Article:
In this particular instance, however, it is an “internal matter” whose triggering event -- an investigation into post-2001 disappearances -- may well have been influenced or more directly shaped by U.S. policy:
[U]ntil 9/11, disappearances were rare. Then, in late 2001, as al-Qaida fugitives fled from Afghanistan into Pakistan, Musharraf ordered that the agencies show full cooperation to the FBI, CIA and other US security agencies. In return, the Americans would give them equipment, expertise and money.
Suddenly, Pakistan's agencies had sophisticated devices to trace mobile phones, bug houses and telephone calls, and monitor large volumes of email traffic. "Whatever it took to improve the Pakistanis' technical ability to find al-Qaida fighters, we were there to help them," says Michael Scheuer, a former head of the CIA's Osama bin Laden unit.
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The al-Qaida hunt became a matter of considerable pride for President Bush's close friend, the president of Pakistan. "We have captured 672 and handed over 369 to the United States. We have earned bounties totalling millions of dollars," wrote Musharraf in his autobiography last year. (The boast sparked outrage at home in Pakistan and was scrubbed from later Urdu-language versions of his book.) Prize captures included the alleged 9/11 mastermind Khalid Sheikh Muhammed, who has apparently confessed to a string of terror plots after four years as a captive, and Abu Faraj al Libbi, another alleged bin Laden lieutenant. But certain innocents were also swept up in the dragnet.
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The truth is that the American government still quietly supports the disappearances of al-Qaida suspects, says Ali Dayan Hasan of Human Rights Watch, which has documented many cases. "The abuse has become even more brazen because of US complicity," he says. He claims that American officials are regular visitors to ISI safehouses in Islamabad, Lahore and Rawalpindi where torture has occurred. They have supervised interrogations from behind one-way mirrors, he says. In FBI internal documents, he says, torture is referred to as "locally acceptable forms of interrogation".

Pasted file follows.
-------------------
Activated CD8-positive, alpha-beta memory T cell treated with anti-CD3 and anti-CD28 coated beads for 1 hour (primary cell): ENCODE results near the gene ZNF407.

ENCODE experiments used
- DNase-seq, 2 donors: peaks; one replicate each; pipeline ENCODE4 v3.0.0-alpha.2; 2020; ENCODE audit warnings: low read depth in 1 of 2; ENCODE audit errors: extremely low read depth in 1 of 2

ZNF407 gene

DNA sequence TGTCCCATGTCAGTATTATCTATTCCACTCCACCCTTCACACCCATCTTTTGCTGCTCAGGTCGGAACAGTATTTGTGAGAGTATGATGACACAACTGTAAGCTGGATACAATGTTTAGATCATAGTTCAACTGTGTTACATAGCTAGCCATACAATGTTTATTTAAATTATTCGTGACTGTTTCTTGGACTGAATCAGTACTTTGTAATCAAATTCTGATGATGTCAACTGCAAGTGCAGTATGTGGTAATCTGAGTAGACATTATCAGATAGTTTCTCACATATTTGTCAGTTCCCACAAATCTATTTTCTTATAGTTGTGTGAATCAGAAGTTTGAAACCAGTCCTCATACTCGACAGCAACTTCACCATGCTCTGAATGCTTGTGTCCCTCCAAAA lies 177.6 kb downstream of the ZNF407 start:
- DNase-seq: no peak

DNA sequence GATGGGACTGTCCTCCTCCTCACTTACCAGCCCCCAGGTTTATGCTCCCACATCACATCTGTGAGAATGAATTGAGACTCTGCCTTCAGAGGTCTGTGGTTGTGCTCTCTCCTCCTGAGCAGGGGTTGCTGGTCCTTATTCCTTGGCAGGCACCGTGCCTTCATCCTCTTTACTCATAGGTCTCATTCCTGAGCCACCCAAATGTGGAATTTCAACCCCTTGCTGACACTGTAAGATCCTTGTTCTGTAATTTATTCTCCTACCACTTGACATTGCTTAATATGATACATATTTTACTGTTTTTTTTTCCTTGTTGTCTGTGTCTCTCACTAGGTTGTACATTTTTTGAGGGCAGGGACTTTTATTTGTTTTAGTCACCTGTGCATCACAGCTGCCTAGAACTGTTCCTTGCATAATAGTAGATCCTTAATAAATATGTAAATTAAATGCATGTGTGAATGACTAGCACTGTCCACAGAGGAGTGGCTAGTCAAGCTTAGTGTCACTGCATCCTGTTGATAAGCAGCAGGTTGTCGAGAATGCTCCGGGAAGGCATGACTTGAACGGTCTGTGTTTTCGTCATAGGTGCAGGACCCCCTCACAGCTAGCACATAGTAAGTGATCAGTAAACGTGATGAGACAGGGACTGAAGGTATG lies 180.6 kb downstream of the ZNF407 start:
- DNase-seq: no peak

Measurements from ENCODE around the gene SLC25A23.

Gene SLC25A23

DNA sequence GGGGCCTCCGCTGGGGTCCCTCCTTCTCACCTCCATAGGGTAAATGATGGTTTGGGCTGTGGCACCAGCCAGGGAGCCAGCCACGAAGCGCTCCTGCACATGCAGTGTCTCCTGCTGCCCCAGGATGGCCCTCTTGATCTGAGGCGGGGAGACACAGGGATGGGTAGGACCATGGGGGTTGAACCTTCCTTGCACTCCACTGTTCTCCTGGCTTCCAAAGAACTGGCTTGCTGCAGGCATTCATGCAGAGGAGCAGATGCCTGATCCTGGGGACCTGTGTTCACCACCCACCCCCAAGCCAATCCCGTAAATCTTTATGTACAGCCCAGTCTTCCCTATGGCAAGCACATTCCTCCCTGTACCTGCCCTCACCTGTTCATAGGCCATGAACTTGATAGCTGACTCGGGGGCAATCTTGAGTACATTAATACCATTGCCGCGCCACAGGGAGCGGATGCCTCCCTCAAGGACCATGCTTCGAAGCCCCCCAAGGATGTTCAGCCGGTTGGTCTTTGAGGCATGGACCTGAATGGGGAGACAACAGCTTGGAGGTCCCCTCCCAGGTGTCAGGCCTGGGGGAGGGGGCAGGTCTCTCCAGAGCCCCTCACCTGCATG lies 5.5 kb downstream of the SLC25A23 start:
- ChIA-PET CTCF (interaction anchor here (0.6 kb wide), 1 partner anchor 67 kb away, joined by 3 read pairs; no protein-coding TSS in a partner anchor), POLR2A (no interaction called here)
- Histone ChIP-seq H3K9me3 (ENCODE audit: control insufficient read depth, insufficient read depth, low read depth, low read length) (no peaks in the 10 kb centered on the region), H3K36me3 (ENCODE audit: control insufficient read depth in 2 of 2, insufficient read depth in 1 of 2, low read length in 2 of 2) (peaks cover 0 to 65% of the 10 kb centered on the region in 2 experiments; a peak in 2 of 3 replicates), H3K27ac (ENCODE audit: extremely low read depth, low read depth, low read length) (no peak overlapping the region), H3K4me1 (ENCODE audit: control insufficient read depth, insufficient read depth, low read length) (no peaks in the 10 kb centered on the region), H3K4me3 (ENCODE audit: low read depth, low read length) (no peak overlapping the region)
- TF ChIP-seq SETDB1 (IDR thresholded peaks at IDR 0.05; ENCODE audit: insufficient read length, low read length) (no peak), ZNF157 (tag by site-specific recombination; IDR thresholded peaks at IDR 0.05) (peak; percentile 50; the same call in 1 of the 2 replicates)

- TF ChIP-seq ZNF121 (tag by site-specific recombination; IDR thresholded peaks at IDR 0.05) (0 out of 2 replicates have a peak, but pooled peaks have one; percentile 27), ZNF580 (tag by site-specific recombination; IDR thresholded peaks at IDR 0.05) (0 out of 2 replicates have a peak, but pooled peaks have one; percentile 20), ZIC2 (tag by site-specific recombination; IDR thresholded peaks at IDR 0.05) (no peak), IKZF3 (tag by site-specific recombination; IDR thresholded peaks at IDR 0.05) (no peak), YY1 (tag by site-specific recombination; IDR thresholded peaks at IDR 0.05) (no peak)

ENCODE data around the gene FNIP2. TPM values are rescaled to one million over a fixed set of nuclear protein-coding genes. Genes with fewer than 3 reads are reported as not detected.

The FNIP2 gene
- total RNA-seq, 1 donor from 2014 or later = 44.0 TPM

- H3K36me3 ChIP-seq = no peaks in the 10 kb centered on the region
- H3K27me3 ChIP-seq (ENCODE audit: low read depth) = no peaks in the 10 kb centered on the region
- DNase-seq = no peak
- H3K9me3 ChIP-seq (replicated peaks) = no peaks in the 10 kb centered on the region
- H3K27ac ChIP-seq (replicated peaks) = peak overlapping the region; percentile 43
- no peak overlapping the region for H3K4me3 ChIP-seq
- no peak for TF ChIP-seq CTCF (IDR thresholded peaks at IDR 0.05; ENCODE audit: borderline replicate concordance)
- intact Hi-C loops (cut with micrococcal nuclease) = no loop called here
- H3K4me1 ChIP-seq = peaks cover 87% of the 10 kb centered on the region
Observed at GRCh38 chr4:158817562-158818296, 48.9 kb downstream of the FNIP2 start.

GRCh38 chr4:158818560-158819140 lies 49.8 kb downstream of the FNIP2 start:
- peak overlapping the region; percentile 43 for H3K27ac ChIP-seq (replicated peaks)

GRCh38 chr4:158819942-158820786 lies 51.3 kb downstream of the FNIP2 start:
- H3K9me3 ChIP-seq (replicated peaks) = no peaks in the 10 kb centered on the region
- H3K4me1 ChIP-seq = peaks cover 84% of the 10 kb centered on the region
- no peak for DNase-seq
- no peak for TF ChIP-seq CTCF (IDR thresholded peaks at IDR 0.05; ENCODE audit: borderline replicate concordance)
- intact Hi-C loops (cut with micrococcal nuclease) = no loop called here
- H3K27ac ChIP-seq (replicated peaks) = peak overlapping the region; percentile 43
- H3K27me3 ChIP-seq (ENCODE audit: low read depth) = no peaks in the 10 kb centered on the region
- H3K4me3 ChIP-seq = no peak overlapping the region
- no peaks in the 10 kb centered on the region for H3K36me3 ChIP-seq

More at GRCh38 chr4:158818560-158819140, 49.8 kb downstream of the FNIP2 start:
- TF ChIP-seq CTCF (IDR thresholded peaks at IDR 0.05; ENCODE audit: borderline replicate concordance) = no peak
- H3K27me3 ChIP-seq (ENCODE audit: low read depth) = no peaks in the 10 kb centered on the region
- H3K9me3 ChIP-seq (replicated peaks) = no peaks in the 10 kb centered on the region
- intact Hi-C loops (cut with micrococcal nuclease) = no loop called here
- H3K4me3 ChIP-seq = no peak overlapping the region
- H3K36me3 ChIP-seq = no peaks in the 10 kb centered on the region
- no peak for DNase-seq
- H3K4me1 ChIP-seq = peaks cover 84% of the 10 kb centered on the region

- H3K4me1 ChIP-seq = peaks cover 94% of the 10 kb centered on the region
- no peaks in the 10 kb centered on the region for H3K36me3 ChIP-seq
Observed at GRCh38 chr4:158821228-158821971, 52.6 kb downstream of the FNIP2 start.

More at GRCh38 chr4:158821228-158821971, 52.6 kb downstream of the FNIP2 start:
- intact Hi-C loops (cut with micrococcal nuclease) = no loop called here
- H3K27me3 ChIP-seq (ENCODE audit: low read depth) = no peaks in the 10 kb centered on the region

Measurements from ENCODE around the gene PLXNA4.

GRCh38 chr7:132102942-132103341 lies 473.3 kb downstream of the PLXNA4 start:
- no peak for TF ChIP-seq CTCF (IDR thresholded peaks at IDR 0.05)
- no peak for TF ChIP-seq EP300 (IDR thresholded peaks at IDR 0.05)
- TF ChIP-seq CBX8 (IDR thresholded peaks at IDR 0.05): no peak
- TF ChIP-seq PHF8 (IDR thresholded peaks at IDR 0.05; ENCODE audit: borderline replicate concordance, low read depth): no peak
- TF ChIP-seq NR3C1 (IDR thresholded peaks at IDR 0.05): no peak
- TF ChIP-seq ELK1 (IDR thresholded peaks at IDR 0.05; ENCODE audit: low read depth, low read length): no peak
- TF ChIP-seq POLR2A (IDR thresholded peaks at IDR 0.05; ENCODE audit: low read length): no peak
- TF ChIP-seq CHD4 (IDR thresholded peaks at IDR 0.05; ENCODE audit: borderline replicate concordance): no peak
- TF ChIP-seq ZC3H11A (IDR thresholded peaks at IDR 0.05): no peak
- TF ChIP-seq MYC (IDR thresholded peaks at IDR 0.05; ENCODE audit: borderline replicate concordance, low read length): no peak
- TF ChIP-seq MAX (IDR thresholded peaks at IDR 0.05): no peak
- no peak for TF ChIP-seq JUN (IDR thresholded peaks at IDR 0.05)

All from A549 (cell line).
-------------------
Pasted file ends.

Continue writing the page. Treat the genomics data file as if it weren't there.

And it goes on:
For some detainees the safehouses are the back door to the mysterious world of CIA "black sites" - secret prisons in Afghanistan, eastern Europe and across the Arab world where torture is allegedly rife. [link]
There is some irony that, in a week in which Khalid Sheikh Muhammed’s confession has received so much media attention in the United States, the deepening political fallout in Pakistan triggered by an investigation into the very policies and practices associated with his capture have received so little. It seems possible that, like the investigations in Italy and Germany into extraordinary rendition, an investigation into post-2001 disappearances in Pakistan could reveal information that the U.S. government would prefer the public not to know. The broader point is that there are many ways in which Pakistani political developments are being shaped by what the United States is doing, even though those influences may often be far from our public consciousness.
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To echo Mike’s comment about the courage of Pakistani lawyers and others resisting Chaudhry’s suspension and house arrest, the scenes in Pakistan are quite remarkable. (Here is a particularly vivid set of photos.) Prominent and distinguished lawyers in India have expressed their solidarity with the “courageous lawyers in Pakistan who are opposing this frontal assault on the judiciary,” and they deserve the active support and encouragement of American lawyers as well.